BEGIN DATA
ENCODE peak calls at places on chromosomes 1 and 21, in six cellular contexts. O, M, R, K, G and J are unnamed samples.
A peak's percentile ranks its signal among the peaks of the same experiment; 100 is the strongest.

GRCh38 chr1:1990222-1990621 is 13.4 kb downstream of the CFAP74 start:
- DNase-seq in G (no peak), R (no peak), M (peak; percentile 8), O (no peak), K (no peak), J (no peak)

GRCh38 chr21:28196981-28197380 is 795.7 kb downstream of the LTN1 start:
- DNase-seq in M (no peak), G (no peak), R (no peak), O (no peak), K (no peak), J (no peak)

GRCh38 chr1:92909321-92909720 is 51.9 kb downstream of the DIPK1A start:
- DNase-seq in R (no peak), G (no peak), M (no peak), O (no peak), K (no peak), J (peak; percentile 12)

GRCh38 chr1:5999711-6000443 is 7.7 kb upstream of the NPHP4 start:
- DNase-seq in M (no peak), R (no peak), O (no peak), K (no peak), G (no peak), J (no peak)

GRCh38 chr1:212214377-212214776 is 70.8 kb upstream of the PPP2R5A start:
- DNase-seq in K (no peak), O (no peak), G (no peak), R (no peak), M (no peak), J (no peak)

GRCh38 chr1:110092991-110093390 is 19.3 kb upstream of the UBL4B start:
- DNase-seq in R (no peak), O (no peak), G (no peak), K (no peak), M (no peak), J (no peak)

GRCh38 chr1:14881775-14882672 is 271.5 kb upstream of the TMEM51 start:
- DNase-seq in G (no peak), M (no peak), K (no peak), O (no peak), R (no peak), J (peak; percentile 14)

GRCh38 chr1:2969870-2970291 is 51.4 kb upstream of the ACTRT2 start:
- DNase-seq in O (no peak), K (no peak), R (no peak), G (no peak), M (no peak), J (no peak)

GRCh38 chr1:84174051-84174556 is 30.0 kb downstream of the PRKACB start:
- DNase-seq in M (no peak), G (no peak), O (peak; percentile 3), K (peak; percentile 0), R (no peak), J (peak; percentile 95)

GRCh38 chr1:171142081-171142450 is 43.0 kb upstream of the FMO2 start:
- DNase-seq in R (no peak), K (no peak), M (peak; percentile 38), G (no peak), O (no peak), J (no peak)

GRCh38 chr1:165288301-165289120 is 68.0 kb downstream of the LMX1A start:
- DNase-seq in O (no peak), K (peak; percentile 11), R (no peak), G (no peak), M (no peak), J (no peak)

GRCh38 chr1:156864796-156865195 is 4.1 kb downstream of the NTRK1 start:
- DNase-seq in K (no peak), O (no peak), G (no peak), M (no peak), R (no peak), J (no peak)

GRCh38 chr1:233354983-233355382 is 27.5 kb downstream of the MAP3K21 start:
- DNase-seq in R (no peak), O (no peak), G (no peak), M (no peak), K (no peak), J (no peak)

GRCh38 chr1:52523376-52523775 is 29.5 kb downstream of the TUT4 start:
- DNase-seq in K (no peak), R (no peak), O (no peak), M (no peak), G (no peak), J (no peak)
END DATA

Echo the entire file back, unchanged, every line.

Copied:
ENCODE peak calls at places on chromosomes 1 and 21, in six cellular contexts. O, M, R, K, G and J are unnamed samples.
A peak's percentile ranks its signal among the peaks of the same experiment; 100 is the strongest.

GRCh38 chr1:1990222-1990621 is 13.4 kb downstream of the CFAP74 start:
- DNase-seq in G (no peak), R (no peak), M (peak; percentile 8), O (no peak), K (no peak), J (no peak)

GRCh38 chr21:28196981-28197380 is 795.7 kb downstream of the LTN1 start:
- DNase-seq in M (no peak), G (no peak), R (no peak), O (no peak), K (no peak), J (no peak)

GRCh38 chr1:92909321-92909720 is 51.9 kb downstream of the DIPK1A start:
- DNase-seq in R (no peak), G (no peak), M (no peak), O (no peak), K (no peak), J (peak; percentile 12)

GRCh38 chr1:5999711-6000443 is 7.7 kb upstream of the NPHP4 start:
- DNase-seq in M (no peak), R (no peak), O (no peak), K (no peak), G (no peak), J (no peak)

GRCh38 chr1:212214377-212214776 is 70.8 kb upstream of the PPP2R5A start:
- DNase-seq in K (no peak), O (no peak), G (no peak), R (no peak), M (no peak), J (no peak)

GRCh38 chr1:110092991-110093390 is 19.3 kb upstream of the UBL4B start:
- DNase-seq in R (no peak), O (no peak), G (no peak), K (no peak), M (no peak), J (no peak)

GRCh38 chr1:14881775-14882672 is 271.5 kb upstream of the TMEM51 start:
- DNase-seq in G (no peak), M (no peak), K (no peak), O (no peak), R (no peak), J (peak; percentile 14)

GRCh38 chr1:2969870-2970291 is 51.4 kb upstream of the ACTRT2 start:
- DNase-seq in O (no peak), K (no peak), R (no peak), G (no peak), M (no peak), J (no peak)

GRCh38 chr1:84174051-84174556 is 30.0 kb downstream of the PRKACB start:
- DNase-seq in M (no peak), G (no peak), O (peak; percentile 3), K (peak; percentile 0), R (no peak), J (peak; percentile 95)

GRCh38 chr1:171142081-171142450 is 43.0 kb upstream of the FMO2 start:
- DNase-seq in R (no peak), K (no peak), M (peak; percentile 38), G (no peak), O (no peak), J (no peak)

GRCh38 chr1:165288301-165289120 is 68.0 kb downstream of the LMX1A start:
- DNase-seq in O (no peak), K (peak; percentile 11), R (no peak), G (no peak), M (no peak), J (no peak)

GRCh38 chr1:156864796-156865195 is 4.1 kb downstream of the NTRK1 start:
- DNase-seq in K (no peak), O (no peak), G (no peak), M (no peak), R (no peak), J (no peak)

GRCh38 chr1:233354983-233355382 is 27.5 kb downstream of the MAP3K21 start:
- DNase-seq in R (no peak), O (no peak), G (no peak), M (no peak), K (no peak), J (no peak)

GRCh38 chr1:52523376-52523775 is 29.5 kb downstream of the TUT4 start:
- DNase-seq in K (no peak), R (no peak), O (no peak), M (no peak), G (no peak), J (no peak)